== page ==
Tata Consultancy Services (TCS) at the trainee level has recruited between 38% and 45% women in the last three years. To be inclusive, their programmes, policies and processes look beyond hiring to include promotions, progression, and access to leadership opportunities. The impact is reflected with over 185,000 women associates, TCS continues to rank among the largest employers of women.

Similarly, multinational groceries and general merchandise retailer Tesco through its internal survey this year found 84% of the women workforce feels they are supported and enabled well to return from a career break through due to ever-evolving policies and benefits. About 89% of the women workforce feel they are given enough support through needed infrastructure to enable individuals to bring their best self to work. “Hybrid working turning into more of a reality in the future, flexi work models will surely encourage more women to come back to the corporate world,” says Somnath Baishya, people director – Tesco Business Services & Tesco Bengaluru.

In 2018, Amazon launched ‘rekindle’, an initiative to provide a launch pad to women who have taken a break in their careers due to any circumstances. It provides opportunities and support women to professionally re-integrate themselves and resume their corporate career. Structured on-boarding, focused mentoring, flexible work options and on-the-job learning are key elements to help potential candidates in ramping up.

Companies are willing to introduce work cultures where women feel valued and supported. For example, cloud computing and virtualisation technology company VMware regularly initiates training courses and policies on maternal leave, employee wellbeing, paid pandemic leaves or encourage women to upskill and return to work through VMinclusion Taara, a programme designed to help women in India return to a career in technology and upskill 15,000 women in India, uplift their careers for growth and impact, by providing free technical education and certification courses on digital business transformation technologies. “Through Anywhere Workspace portfolio of solutions, which is also extended to employees, women are empowered to work in any location, across any network and device, and with no trade-offs when it comes to employee productivity,” says Roopa Raj, global head of engineering- enterprise saas transformation, VMware, adding that after close to two years of working from home, VMware supports the hybrid model that fits the requirements of every employee.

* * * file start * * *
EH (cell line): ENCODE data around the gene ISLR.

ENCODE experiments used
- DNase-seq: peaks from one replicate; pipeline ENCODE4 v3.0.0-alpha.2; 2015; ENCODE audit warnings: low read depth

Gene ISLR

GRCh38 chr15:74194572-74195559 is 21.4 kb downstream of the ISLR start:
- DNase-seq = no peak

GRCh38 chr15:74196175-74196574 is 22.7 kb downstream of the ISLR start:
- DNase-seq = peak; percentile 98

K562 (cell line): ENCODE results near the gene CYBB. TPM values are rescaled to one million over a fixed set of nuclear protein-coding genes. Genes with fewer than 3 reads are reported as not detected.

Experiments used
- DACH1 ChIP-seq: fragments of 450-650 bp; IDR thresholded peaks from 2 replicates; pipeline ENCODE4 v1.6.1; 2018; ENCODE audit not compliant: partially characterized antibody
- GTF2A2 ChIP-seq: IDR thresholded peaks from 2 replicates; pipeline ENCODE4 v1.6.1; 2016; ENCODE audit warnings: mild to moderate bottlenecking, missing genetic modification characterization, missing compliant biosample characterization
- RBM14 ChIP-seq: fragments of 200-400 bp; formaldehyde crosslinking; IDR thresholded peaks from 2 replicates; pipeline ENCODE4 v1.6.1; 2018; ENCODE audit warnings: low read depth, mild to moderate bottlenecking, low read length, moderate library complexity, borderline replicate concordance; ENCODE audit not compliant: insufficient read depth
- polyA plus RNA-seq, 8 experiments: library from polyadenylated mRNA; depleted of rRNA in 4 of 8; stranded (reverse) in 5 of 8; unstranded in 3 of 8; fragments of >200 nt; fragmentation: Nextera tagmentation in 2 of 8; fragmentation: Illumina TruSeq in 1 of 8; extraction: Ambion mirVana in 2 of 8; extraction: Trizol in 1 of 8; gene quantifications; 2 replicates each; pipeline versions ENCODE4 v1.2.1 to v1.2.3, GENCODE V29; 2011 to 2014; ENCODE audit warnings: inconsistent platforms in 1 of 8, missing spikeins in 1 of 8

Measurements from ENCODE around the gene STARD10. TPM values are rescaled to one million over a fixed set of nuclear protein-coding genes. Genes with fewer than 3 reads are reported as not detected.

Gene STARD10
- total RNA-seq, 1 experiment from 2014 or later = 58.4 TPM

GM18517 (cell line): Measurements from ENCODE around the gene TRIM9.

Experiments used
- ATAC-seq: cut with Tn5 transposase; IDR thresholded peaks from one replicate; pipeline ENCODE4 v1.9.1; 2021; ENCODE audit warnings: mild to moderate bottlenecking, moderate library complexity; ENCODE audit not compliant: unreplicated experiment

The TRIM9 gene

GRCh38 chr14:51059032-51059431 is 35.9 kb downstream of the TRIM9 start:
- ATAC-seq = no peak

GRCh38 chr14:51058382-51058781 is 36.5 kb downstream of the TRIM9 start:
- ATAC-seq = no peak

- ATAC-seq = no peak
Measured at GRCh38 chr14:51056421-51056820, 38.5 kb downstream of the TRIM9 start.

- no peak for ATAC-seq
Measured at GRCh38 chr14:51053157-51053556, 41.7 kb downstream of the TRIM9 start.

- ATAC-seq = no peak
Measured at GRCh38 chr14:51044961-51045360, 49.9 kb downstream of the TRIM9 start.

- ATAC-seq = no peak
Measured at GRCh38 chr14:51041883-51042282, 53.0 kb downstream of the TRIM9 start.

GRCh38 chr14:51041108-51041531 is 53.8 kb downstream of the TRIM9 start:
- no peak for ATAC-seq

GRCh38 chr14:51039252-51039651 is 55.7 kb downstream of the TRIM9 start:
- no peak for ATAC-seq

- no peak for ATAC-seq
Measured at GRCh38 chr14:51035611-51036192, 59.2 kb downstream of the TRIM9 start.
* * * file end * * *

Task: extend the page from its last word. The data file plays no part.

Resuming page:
Similarly, remote working offers additional flexibility to employees across the board, and it will be an important element in the future of work. “The diminishing geographical barriers made us launch a unique initiative Sakhi Drishtikon last year,” says Sarika Naik, chairperson, diversity—India, Capgemini, a technology services and consulting company, adding that this is designed to hire and train talented women engineers from weak economic backgrounds who face location mobility challenges thereby bringing them into the mainstream workforce.

Similarly, Srinivas R Katkoor, director- human resources, SAS India, business analytics software and services, feels the need to invest time in upskilling, flexible work policies, emphasis on mental wellbeing can ensure women employees get the right learning environment. “The recognition and rewards are a few of the diverse offerings for women employees,” says Katkoor.

Future prospect